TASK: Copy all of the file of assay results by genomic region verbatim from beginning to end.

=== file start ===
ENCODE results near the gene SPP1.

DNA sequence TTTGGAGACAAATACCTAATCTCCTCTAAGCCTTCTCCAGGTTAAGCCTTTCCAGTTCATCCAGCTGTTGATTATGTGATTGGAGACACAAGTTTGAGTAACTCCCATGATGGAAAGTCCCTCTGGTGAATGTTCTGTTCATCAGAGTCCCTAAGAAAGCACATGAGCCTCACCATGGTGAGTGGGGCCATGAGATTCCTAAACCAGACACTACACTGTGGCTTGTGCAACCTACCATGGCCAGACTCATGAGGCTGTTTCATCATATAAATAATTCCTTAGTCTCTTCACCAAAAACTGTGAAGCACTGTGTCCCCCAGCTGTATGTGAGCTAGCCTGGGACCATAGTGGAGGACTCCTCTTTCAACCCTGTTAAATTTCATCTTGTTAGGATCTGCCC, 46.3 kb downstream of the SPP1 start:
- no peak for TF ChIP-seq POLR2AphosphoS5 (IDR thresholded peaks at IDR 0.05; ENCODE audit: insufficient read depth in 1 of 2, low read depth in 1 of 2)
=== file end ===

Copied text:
ENCODE results near the gene SPP1.

DNA sequence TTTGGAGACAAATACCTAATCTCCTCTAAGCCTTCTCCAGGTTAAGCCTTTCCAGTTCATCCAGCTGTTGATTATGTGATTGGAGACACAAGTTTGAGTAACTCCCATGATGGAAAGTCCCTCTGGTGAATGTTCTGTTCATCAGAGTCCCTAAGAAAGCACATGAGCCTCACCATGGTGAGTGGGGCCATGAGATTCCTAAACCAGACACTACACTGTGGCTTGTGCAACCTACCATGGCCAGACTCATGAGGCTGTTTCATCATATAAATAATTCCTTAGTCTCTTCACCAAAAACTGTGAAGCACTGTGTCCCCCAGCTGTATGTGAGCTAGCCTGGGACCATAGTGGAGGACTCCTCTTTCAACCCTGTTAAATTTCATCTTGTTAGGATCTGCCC, 46.3 kb downstream of the SPP1 start:
- no peak for TF ChIP-seq POLR2AphosphoS5 (IDR thresholded peaks at IDR 0.05; ENCODE audit: insufficient read depth in 1 of 2, low read depth in 1 of 2)